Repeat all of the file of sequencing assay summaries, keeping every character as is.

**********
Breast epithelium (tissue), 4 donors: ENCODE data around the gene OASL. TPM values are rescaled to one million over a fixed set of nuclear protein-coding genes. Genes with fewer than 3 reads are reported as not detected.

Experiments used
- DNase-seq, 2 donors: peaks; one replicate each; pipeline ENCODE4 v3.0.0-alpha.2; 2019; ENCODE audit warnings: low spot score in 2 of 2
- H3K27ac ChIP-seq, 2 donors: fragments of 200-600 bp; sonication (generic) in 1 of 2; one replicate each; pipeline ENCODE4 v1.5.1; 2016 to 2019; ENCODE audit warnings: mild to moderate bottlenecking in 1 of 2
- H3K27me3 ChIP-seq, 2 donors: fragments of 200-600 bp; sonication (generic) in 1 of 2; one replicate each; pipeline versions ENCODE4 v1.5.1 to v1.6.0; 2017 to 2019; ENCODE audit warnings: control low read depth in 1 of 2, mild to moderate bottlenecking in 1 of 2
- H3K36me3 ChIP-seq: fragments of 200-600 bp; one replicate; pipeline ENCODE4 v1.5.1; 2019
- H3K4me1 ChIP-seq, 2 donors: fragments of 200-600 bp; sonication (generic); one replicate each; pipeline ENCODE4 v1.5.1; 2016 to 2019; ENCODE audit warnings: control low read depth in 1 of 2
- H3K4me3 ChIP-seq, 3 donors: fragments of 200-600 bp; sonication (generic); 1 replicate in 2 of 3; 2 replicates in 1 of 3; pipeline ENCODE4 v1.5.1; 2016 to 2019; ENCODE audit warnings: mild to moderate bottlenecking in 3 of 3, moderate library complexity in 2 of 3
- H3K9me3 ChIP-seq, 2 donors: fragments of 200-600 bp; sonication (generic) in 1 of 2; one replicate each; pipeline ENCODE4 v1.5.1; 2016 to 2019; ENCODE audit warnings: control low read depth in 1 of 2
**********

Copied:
Breast epithelium (tissue), 4 donors: ENCODE data around the gene OASL. TPM values are rescaled to one million over a fixed set of nuclear protein-coding genes. Genes with fewer than 3 reads are reported as not detected.

Experiments used
- DNase-seq, 2 donors: peaks; one replicate each; pipeline ENCODE4 v3.0.0-alpha.2; 2019; ENCODE audit warnings: low spot score in 2 of 2
- H3K27ac ChIP-seq, 2 donors: fragments of 200-600 bp; sonication (generic) in 1 of 2; one replicate each; pipeline ENCODE4 v1.5.1; 2016 to 2019; ENCODE audit warnings: mild to moderate bottlenecking in 1 of 2
- H3K27me3 ChIP-seq, 2 donors: fragments of 200-600 bp; sonication (generic) in 1 of 2; one replicate each; pipeline versions ENCODE4 v1.5.1 to v1.6.0; 2017 to 2019; ENCODE audit warnings: control low read depth in 1 of 2, mild to moderate bottlenecking in 1 of 2
- H3K36me3 ChIP-seq: fragments of 200-600 bp; one replicate; pipeline ENCODE4 v1.5.1; 2019
- H3K4me1 ChIP-seq, 2 donors: fragments of 200-600 bp; sonication (generic); one replicate each; pipeline ENCODE4 v1.5.1; 2016 to 2019; ENCODE audit warnings: control low read depth in 1 of 2
- H3K4me3 ChIP-seq, 3 donors: fragments of 200-600 bp; sonication (generic); 1 replicate in 2 of 3; 2 replicates in 1 of 3; pipeline ENCODE4 v1.5.1; 2016 to 2019; ENCODE audit warnings: mild to moderate bottlenecking in 3 of 3, moderate library complexity in 2 of 3
- H3K9me3 ChIP-seq, 2 donors: fragments of 200-600 bp; sonication (generic) in 1 of 2; one replicate each; pipeline ENCODE4 v1.5.1; 2016 to 2019; ENCODE audit warnings: control low read depth in 1 of 2